- #15: Cloud-free views of Earth If you’ve ever used Google Earth to scope out a location from above, you can thank NASA for the cloud-free views. Landsat satellites, built and launched by NASA and managed by the U.S. Geological Survey, have provided data crucial for modem maps. More than 40 years’ worth of Landsat imagery, now available for free, allows the study of long-term, global trends in forest cover, glacial retreat, agricultural production, urban expansion, and other changes in surface cover.
- #16: Water Mapping Technology Using satellite and other remote-sensing topographical data from NASA, Radar Technologies International developed software that can locate underground water. Working wrth 1nternat1onal organizations and governments, the firm is helping find water sources for people 1n drought-stricken regions such as Kenya, Sudan, and Afghanistan. A histonc discovery 1n 2013 revealed 66 trillion gallons of water deep beneath the surface in Kenya, giving one of the dnest regions of the world access to reserves that may last for generations.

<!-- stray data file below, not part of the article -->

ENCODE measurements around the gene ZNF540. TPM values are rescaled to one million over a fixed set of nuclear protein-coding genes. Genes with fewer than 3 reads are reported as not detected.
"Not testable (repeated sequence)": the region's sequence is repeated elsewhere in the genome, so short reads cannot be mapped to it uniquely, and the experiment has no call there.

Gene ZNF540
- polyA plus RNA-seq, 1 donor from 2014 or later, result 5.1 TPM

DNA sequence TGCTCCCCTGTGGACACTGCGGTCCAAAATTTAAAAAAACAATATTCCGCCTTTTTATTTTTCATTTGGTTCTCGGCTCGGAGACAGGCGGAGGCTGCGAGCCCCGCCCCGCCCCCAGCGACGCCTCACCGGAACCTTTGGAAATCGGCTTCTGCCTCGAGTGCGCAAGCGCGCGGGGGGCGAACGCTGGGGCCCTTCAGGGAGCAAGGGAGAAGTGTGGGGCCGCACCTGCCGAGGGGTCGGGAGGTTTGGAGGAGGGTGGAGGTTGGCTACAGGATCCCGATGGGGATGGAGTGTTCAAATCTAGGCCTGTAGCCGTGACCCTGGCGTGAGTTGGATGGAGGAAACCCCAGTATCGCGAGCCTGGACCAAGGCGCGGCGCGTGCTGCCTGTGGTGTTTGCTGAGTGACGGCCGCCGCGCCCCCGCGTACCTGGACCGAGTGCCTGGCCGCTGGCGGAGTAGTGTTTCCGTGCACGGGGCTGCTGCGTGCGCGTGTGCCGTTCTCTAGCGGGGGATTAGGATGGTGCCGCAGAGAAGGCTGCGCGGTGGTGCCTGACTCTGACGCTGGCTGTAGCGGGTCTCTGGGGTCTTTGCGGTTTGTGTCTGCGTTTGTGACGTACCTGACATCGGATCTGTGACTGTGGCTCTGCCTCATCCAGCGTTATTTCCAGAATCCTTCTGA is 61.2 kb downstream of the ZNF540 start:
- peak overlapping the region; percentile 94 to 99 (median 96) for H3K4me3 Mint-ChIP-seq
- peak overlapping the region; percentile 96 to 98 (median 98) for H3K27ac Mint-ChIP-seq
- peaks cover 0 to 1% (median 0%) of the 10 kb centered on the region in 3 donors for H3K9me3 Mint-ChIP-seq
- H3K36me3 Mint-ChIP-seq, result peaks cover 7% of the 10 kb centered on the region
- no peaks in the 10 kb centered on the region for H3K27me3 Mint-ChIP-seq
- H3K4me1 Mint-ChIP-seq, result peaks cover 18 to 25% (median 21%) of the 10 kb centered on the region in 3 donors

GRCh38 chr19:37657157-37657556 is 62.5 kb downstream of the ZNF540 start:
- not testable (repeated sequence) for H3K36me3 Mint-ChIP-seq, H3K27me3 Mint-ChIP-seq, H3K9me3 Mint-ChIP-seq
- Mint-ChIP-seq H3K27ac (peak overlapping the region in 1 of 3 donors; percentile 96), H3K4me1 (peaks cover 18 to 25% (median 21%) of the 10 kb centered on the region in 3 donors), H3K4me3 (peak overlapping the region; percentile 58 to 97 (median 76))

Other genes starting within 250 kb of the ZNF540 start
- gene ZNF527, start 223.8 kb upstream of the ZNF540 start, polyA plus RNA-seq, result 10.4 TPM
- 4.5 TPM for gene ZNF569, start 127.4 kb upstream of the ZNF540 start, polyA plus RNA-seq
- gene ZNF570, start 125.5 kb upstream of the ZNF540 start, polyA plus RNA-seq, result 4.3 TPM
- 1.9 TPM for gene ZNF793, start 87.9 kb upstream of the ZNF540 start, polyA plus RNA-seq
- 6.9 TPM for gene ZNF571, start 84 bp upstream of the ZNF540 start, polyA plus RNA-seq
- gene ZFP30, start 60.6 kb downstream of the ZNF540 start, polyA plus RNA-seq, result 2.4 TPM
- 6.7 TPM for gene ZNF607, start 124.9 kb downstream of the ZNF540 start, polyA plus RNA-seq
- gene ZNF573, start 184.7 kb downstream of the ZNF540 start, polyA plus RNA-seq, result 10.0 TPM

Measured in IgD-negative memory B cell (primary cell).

- #39: Crop Forecasts One of NASA’s core missions is to keep its eyes on Earth. measuring and monitoring everything from carbon-dioxide levels, to surface temperatures and soil moisture. Many companies rely on NASA satellite data to make predictions about crop yields. helping stabilize markets for producers. investors, and, ultimately. consumers.
STELLA: A DIY Handheld Scientific Instrument
If you are looking for a do-it-yourself (DIY) handheld spectrometer, you need to meet STELLA. STELLA (Science and Technology Education for Land/Life Assessment) is a portable scientific instrument developed by